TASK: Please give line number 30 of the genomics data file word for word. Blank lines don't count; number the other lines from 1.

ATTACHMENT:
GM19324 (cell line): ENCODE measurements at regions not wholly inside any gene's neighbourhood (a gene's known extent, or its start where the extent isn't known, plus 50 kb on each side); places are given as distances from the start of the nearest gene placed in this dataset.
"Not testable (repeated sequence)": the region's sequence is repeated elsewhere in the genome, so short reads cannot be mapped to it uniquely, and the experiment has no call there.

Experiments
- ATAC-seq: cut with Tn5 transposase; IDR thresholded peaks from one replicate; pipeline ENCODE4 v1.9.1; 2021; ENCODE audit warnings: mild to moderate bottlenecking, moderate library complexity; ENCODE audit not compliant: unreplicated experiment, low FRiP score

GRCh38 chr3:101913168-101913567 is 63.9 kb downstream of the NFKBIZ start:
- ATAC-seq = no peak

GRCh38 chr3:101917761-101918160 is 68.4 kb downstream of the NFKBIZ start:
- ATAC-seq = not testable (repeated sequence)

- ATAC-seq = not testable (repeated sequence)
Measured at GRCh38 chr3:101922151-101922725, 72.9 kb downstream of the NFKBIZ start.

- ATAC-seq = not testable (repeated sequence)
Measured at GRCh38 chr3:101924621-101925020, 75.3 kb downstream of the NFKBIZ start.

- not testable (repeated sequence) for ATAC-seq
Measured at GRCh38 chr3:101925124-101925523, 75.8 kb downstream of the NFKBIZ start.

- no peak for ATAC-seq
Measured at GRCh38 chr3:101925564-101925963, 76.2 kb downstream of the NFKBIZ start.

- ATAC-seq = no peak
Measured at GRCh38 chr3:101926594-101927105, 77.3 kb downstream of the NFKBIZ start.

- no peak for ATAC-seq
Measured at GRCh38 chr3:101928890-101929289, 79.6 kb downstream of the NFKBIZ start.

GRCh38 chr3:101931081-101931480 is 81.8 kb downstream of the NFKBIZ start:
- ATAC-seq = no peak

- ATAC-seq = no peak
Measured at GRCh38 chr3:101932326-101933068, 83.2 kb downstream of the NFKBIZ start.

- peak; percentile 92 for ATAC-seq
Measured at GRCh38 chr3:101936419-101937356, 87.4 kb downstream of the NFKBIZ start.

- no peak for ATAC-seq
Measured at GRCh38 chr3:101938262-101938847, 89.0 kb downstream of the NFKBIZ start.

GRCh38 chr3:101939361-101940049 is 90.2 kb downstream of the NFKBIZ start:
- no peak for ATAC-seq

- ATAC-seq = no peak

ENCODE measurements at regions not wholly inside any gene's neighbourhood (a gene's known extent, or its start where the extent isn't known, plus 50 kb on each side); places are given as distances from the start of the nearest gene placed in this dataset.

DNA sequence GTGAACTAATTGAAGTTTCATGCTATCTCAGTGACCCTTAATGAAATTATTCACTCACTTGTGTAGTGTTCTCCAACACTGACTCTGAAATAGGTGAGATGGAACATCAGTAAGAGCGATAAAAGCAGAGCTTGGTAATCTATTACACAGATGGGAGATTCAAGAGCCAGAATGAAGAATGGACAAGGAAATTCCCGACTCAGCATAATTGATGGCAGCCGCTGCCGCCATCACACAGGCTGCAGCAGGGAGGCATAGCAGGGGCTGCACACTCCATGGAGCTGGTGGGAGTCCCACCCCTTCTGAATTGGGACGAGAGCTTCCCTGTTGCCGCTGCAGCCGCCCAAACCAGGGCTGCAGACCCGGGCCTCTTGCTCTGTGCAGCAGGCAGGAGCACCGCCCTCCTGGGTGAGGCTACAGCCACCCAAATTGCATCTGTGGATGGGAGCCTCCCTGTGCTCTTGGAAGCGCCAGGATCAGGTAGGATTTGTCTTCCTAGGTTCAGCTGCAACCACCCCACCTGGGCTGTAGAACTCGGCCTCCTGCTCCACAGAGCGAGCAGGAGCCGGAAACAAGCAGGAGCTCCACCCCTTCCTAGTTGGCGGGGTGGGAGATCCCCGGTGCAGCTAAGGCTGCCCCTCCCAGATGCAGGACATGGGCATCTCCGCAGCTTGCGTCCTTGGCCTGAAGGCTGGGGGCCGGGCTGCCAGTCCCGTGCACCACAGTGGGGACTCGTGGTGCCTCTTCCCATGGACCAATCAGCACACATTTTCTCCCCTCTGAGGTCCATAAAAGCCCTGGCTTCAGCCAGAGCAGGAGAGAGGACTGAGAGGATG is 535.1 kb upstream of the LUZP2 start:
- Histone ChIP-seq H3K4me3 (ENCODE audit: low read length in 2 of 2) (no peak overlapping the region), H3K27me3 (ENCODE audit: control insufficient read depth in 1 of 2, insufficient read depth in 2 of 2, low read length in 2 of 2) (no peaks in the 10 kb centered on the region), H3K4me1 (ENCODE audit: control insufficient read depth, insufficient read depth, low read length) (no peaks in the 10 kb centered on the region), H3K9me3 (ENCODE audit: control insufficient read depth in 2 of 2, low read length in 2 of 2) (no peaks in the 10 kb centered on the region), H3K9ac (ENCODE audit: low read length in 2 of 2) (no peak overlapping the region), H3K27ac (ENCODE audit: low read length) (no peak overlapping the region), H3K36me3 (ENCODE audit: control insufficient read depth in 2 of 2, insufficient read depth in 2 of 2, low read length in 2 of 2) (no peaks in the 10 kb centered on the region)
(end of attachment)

- no peak for ATAC-seq